Flexible Spending Accounts, otherwise known as FSAs, are programs that assist you in covering your medical expenses – everything from co-pays to Band-Aids and everything in between.
Many people confuse Flex Spending Accounts and Health Savings Accounts (HSA) because they are extremely similar additions. Let’s take a look at the benefits and disadvantages of Flex Spending Accounts.
When the Flex Spending Account was introduced, it was a revolutionary way to pay for healthcare. A set amount for the account is decided upon before the start of the term, you have the full amount at your fingertips at the beginning of the qualified period and you “repay” that amount from your check throughout the year.
One of the biggest benefits of the FSA is that upon start of the program, the entire amount you allotted is available. For instance, let’s say you decided to allot $1,500 to your FSA for the year. As of January 1, you would have access to the full amount. The reason health insurance companies allow this is because they know you will pay it back throughout the year.
Another advantage of Flex Spending Accounts is many of them have a lax policy when it comes to what the funds can be used for. Many companies offer the option to pay policy co-payments and also to purchase necessary medical and health items at the store. Items like Band-Aids, cold and sinus medicine, and ace wraps are all items included in the FSA program. To get an idea, take a look at a store receipt and any health items marked with an ‘F’ off to the side, qualify for FSA funding.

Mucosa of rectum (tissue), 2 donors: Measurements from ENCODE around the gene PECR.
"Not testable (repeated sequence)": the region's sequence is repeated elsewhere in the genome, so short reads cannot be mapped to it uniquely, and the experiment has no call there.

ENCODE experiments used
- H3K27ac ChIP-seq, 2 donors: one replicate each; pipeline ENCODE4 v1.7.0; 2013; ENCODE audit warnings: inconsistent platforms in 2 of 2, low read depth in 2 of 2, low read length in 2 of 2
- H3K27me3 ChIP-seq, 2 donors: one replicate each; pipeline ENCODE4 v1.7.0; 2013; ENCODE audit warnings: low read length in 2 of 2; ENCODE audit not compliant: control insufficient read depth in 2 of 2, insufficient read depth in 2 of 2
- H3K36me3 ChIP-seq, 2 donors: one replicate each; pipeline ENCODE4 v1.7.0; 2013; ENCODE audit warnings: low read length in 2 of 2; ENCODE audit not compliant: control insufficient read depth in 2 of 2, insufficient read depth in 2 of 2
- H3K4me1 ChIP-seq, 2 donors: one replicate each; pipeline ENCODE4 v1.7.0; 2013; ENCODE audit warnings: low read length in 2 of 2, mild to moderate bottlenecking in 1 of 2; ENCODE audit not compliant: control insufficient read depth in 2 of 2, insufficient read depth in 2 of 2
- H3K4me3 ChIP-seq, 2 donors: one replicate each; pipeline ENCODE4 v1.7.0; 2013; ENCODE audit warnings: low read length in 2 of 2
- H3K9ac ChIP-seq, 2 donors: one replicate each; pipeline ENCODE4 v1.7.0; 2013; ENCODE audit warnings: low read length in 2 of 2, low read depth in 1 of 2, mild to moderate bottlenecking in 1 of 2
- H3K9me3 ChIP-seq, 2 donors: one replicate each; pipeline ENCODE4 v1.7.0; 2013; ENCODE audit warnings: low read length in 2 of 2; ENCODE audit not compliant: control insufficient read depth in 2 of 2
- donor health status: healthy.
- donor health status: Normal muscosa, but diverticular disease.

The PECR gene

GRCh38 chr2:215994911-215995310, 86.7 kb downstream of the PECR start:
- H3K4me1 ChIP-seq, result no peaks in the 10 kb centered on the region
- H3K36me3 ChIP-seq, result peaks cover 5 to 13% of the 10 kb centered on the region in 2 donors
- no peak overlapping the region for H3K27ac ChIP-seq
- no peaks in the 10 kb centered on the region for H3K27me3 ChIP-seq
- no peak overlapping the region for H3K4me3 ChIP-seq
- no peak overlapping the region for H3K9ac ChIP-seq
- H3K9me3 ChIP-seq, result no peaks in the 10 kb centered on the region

The money put into the FSA is based on pre-tax funds. This means you actually save more since the money going in does not get taxed and if pulled out with qualifying purchases, the money is still not taxed. Another thing to look at when creating your FSA is if you are only within a few thousand dollars of a lower tax bracket, since these funds can be put in your FSA and lower your taxable income.
With all of the good there has to be some bad. The Flex Spending Account comes with one major drawback; “use it or lose it.” The way the FSA is set up, it gives each participant the opportunity to use their entire amount allotted for the year, otherwise, it will be recouped by the FSA. Of course, the policy allows you the opportunity to use the previous year’s funds until March of the following year, just in case you did not realize there were funds left.
Typically, your flex spending account will be tied to a charge card, dedicated only for the FSA. This card can be used at doctors’ offices for the co-pay or at stores for medical and prescription payment. The other drawback to the FSA is that receipts for questionable purchases could be asked for at any time. If these receipts are not provided, you will have to pay the amount back to the Flex Spending Account.
Overall the Flex Spending Account is a great way to keep you and your family healthy while not breaking the bank. It is a convenient way to pay for medical expenses even though it operates on a use or lose system.
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